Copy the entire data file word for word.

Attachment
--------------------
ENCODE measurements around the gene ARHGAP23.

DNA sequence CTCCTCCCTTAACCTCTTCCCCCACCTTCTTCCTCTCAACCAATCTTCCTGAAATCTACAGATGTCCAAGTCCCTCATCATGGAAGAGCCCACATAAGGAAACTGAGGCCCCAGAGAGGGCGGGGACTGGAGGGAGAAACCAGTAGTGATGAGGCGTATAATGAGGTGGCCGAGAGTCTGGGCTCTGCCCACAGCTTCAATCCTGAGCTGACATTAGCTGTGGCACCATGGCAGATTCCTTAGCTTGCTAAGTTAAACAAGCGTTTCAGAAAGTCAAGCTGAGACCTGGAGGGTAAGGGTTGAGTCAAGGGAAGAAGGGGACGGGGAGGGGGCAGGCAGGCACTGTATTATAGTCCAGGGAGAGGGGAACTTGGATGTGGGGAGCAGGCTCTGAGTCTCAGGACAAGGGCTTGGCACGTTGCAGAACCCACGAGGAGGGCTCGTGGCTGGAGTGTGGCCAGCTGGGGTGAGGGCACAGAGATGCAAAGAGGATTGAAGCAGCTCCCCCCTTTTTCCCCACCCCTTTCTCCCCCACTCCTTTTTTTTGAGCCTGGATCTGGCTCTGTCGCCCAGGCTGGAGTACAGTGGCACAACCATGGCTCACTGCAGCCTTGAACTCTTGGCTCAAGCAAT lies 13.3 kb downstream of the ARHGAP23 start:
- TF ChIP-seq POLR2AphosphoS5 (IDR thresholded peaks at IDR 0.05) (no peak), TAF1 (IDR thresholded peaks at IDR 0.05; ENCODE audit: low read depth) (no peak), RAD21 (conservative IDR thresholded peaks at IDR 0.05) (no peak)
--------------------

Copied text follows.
ENCODE measurements around the gene ARHGAP23.

DNA sequence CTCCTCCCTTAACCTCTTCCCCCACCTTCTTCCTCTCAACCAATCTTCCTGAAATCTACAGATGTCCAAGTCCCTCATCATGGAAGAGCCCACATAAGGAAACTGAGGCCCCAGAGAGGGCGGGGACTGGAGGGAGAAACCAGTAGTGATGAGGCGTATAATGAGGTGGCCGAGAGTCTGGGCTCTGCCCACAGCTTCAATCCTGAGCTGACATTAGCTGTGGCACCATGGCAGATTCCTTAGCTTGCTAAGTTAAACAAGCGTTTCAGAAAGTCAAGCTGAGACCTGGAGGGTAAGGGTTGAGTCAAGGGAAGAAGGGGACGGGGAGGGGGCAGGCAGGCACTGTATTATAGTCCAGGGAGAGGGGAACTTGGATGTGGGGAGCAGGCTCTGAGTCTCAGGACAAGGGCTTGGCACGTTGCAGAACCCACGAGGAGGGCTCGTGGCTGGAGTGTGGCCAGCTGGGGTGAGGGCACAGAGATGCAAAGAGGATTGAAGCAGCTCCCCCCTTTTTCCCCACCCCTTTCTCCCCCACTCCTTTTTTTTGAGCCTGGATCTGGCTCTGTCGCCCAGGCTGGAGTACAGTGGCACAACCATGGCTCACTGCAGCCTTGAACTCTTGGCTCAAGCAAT lies 13.3 kb downstream of the ARHGAP23 start:
- TF ChIP-seq POLR2AphosphoS5 (IDR thresholded peaks at IDR 0.05) (no peak), TAF1 (IDR thresholded peaks at IDR 0.05; ENCODE audit: low read depth) (no peak), RAD21 (conservative IDR thresholded peaks at IDR 0.05) (no peak)